Holiday plants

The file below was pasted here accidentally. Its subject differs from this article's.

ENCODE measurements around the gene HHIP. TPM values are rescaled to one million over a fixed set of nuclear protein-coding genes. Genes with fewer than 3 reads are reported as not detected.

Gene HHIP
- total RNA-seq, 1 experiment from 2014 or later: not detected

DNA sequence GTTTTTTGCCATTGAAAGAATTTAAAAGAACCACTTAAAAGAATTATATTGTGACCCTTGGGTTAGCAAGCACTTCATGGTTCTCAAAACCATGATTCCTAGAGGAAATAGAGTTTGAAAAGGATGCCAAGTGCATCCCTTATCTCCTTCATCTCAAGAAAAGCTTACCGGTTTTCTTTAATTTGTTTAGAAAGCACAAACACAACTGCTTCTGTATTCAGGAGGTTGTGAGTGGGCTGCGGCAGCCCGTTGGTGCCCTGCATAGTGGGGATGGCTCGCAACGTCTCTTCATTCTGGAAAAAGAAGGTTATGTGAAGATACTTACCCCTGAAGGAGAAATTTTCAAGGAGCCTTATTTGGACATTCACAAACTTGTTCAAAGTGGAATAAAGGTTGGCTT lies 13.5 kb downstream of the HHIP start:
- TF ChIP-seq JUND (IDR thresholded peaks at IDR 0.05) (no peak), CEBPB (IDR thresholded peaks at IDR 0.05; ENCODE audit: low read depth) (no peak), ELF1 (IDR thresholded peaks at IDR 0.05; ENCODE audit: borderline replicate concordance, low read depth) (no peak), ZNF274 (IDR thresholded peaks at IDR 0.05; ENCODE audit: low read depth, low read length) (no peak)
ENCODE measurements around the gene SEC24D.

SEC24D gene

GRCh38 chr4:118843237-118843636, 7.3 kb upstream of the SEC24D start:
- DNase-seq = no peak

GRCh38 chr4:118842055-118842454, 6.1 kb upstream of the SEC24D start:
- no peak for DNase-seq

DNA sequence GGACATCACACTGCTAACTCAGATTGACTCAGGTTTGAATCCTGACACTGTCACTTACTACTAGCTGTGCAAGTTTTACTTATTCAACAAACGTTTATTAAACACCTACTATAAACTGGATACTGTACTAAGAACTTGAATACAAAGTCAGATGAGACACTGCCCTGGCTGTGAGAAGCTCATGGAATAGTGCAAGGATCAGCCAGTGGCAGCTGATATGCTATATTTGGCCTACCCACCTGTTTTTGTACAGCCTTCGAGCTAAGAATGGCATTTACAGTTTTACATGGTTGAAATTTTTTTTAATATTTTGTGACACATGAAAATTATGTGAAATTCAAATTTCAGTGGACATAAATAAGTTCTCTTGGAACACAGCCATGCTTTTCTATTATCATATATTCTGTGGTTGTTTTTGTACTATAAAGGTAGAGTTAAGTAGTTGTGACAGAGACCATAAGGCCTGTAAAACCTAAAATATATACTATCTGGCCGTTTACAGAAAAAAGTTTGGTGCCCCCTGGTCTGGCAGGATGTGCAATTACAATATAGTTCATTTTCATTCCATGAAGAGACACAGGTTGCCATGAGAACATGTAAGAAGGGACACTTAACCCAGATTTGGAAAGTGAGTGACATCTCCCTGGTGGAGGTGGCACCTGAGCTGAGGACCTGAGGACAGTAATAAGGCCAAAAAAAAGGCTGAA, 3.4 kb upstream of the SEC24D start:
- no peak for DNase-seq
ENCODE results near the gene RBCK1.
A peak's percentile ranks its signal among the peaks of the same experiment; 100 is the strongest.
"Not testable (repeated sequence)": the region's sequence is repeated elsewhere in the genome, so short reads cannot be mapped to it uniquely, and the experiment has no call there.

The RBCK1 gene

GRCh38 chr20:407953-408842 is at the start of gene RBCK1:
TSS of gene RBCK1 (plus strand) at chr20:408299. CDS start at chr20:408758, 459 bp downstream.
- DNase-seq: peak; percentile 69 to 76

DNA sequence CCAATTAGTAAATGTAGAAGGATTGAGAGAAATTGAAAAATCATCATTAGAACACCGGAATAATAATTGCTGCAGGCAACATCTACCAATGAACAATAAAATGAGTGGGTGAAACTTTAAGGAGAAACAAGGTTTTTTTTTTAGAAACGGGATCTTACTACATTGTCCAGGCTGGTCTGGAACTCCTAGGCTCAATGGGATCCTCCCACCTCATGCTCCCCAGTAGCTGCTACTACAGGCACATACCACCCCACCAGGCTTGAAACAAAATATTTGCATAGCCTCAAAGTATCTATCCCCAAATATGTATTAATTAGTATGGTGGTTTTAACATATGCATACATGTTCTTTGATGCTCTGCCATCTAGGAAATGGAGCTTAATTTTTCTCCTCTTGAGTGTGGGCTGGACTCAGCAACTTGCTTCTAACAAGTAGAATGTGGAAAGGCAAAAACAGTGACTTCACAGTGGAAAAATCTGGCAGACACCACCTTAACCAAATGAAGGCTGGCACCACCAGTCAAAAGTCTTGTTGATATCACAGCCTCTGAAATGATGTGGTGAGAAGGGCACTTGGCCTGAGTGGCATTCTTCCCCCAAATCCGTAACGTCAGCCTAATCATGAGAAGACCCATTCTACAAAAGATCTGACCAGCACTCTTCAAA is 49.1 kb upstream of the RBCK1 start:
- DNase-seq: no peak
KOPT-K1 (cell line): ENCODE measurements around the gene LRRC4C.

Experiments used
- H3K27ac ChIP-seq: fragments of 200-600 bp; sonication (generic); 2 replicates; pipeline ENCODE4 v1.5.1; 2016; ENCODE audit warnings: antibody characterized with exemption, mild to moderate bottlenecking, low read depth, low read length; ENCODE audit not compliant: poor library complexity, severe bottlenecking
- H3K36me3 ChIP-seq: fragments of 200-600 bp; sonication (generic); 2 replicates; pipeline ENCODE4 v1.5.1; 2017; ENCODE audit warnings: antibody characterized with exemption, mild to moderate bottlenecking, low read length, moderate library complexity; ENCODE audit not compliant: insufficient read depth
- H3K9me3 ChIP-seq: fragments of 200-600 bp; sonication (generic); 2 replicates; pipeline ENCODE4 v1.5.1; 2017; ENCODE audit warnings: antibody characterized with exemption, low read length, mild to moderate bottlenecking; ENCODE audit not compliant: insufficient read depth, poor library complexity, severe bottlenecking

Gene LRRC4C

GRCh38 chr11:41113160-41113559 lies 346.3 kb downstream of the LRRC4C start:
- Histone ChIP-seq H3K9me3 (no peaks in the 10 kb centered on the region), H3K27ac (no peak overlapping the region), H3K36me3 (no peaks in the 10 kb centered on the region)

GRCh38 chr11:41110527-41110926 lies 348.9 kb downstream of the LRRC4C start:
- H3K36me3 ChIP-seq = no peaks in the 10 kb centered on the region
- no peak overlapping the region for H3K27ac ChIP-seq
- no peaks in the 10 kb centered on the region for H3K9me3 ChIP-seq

first_imgBy Bodie V. PennisiUniversity of GeorgiaAs you decorate your home for the holidays, consider thesecolorful complements to the traditional poinsettias andevergreens.Christmas Cactus. This old-timefavorite gets its name from dependable holiday flowering.Actually, three related species look like Christmas cacti. Thethree types bloom faithfully at different times of the year:Thanksgiving, Christmas and Easter.They’ve been extensively hybridized to produce a wide range offlower colors: magenta, white, pink, salmon and orange.All holiday cacti need bright light and moderate moisture forbest growth and flowering. A south window is perfect. After thesix-week holiday blooming, remove spent flowers and apply ahouseplant fertilizer.Christmas Pepper. Thesegarden-pepper cultivars are selected for their fruit color andform. The peppers can be globe- or cone-shaped and yellow,orange, red, green or purple, with peak color for one to twomonths.The fruits will be brighter and last longer if you provide highlight and mild temperatures (60-75 degrees) and keep the soilmoist.Fertilize weekly with a soluble fertilizer. Be aware that thesepeppers are sometimes extremely hot. Keep them away from smallchildren.Gloxinia. Look for single orclustered, trumpet-shaped, red, violet-blue, pink, white orbicolored flowers. A 6-inch gloxinia will have a dozen or morebuds and will flower three to four weeks if properly cared for.The blooms last four to six days.Treat gloxinias as African violets: Avoid direct sunlight. Waterfrom the saucer with warm water (at least 70 degrees). Keep thesoil moist but not waterlogged. Avoid cold or hot drafts.Unlike African violets, gloxinias need to rest beforereflowering. When the leaves start to die back, water it lessoften. Allow the tuberous stem to rest two to four months in drysoil. Resume watering when new growth appears.Begonia. The Rieger (or hiemalis)begonia looks much like the garden tuberous and ‘nonstop’begonia. The leaves are somewhat glossy and can break easily.Both single and double flowers may be found on the same plant.Riegers are relatively tolerant of sun exposure and temperature.They prefer a slightly moist soil. A high-quality plant will beat least half-covered by flowers.Kalanchoe. A succulent plant withfleshy leaves, kalanchoe bears striking, bright clusters ofyellow, orange or red, long-lasting flowers. New multicoloredselections are available, too.This plant will be happy when warm and dry. However, droughtstress will shorten flower life. Feeding with houseplantfertilizer once a month helps. The plant will rebloom if youplace it in artificially short days for six to eight weeks.Amaryllis. A great spring bulb inthe garden, Amaryllis produces spectacular orange, red, white,pink and multicolored blooms. In pots, plants are generallyavailable from Christmas to Easter. They flower four to six weeksafter bulbs are planted.Individual blooms may last three to four days. To reflower, placethe plant in bright light (outdoors when temperatures permit).Let the foliage fully develop. Fertilize and water it all summer.In late summer or fall, as the leaves begin to die back, waterless often. When the leaves die, allow the soil to dry out. Placethe bulb in a cool, dry place four to eight weeks before resumingwatering.Cyclamen. These beauties show up instores from October through March. Attractive foliage and avariety of white, pink, lavender, purple, red or bicolor bloomsmake cyclamens excellent gift plants. They can flower for two tofour months with proper care.Cyclamens like cool indoor temperatures (50-60 degrees), so placethem on an east or north window. Take care when watering, asplants are easily damaged from over- or underwatering.After flowering has stopped, gradually water them less often.After the leaves die, allow the tuberous stem to remain dry sixweeks before rewatering.New foliage will appear after watering resumes. Bright light andcool temperatures, too, may sometimes produce a plant that willreflower.(Bodie Pennisi is an Extension Service horticulturist with theUniversity of Georgia College of Agricultural and EnvironmentalSciences.)last_img

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